Preparing Incoming Teachers for Assessment
Teaching is the hardest job on the planet. It requires deep content knowledge, an understanding of how kids learn, a skill in connecting to students as human beings, and patience for the often inane demands of the profession. No matter how good a teacher-preparation program is (or how bad for that matter), beginning teachers always have a learning curve as they face the realities of the day-to-day demands. Through my own work in professional development, focused on supporting the use of data to help kids learn, it is clear to me that there is a growing need to introduce assessment literacy in preservice programs.
Why am I passionate about assessment literacy? Because the use of assessment has become a significant part of student's lives—and as a result, a significant part of teachers' lives as well. Over the past several years, I have reached the conclusion that there are two key areas of emphasis with assessment literacy that all incoming educators need to learn and all veteran teachers need to remember.
First, educators should know the purposes of different types of assessments and the value each provides to the teaching and learning process. All assessments are not created equal, and all assessments are not the "high stakes" tests that cause more and more concern among educators. When used correctly, assessment data can empower, and not encumber, teachers. Understanding terms such as formative, summative, interim, and benchmark can help teachers to hold their ground in the growing debate on the use of assessment.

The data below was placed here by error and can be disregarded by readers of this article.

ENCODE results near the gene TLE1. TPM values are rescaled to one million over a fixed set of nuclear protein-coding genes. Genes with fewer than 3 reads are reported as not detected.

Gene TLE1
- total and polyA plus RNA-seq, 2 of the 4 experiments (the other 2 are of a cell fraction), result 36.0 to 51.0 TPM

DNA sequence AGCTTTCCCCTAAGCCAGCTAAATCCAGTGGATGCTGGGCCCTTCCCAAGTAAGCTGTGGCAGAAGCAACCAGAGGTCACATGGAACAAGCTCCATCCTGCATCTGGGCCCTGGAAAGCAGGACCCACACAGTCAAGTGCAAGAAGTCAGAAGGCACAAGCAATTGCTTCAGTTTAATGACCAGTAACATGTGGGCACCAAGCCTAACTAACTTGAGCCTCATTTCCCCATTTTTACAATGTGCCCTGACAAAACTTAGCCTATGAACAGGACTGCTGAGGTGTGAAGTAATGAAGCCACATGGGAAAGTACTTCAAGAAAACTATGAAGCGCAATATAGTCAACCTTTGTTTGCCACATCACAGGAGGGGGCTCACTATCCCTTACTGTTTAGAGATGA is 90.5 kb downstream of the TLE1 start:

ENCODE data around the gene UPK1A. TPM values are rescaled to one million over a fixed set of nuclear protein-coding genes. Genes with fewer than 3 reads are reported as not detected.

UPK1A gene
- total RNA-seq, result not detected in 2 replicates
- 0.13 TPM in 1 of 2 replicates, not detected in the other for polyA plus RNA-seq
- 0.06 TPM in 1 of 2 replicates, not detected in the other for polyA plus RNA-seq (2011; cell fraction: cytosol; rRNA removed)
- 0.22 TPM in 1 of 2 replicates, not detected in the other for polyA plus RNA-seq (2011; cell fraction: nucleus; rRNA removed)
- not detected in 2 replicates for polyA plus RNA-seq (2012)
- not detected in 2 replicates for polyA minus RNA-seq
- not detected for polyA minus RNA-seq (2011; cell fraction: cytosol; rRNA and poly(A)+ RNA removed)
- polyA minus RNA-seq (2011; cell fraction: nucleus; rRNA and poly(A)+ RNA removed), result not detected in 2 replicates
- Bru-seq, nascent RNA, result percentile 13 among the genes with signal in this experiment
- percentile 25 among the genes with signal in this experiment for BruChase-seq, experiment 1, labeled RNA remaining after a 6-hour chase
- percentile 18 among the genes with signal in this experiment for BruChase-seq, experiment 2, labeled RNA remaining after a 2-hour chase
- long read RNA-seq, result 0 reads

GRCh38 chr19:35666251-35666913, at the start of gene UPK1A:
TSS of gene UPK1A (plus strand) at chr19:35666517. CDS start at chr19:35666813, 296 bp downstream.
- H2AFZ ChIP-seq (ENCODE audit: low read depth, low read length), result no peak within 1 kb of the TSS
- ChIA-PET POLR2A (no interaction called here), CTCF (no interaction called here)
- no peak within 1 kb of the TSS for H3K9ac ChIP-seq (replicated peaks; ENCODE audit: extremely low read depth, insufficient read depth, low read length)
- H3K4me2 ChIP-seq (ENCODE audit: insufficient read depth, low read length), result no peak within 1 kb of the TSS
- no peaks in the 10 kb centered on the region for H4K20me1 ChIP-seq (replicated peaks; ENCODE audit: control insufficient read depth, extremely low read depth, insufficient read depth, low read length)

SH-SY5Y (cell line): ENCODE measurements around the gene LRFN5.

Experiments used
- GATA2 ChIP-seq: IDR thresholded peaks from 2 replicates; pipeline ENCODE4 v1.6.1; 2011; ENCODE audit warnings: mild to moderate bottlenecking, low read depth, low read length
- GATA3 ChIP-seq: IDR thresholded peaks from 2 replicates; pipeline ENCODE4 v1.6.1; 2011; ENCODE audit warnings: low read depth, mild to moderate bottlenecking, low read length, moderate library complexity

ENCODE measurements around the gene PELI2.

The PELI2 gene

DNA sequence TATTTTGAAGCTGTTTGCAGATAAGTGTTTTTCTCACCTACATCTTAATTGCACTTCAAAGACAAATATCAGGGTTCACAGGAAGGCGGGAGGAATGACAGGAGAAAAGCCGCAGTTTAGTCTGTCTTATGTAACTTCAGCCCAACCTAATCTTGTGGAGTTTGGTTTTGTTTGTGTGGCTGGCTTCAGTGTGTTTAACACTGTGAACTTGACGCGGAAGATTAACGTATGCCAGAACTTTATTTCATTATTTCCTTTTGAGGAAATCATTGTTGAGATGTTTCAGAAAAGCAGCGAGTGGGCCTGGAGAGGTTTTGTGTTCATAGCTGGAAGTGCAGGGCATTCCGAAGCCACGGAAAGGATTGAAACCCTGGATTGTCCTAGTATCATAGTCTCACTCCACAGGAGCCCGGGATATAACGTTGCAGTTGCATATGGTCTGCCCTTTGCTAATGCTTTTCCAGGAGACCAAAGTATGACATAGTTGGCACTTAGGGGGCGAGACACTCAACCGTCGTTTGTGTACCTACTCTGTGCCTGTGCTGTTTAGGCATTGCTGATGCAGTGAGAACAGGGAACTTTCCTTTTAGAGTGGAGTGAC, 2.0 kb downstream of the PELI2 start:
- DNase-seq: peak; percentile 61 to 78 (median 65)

Second, teachers, particularly those just entering the profession, should focus their attention on ensuring that the results of classroom assessments benefit the students who are asked to take them. Assessment results should provide information about student progress and related data that teachers can use to improve the effectiveness of their instruction. By insisting that student assessment results are linked to curriculum and professional development offerings, both teachers and students will gain from the use of data to drive learning. The growing interest in the United States in formative assessment—long practiced in countries such as Australia—is the most powerful example around of how assessment can increase student learning.
Assessment is here to stay. NCLB kicked off a revolution in assessment that is now reinforced by the advent of the consortia and fueled by the growing interest in teacher effectiveness. By understanding different assessments and knowing how to apply assessment data to the instructional process, incoming teachers will enter the classroom equipped with key knowledge for leading a 21st century classroom. Assessments can be one of the most significant tools available to a successful educator. But such a reality demands teacher preparation programs that teach assessment literacy.
Anne Udall is the vice president of professional development at the Northwest Evaluation Association, in Portland, Ore., which develops assessments and data on student performance. She has worked as a teacher, administrator, community facilitator, and author. Follow the Northwest Evaluation Association on Twitter at @nwea.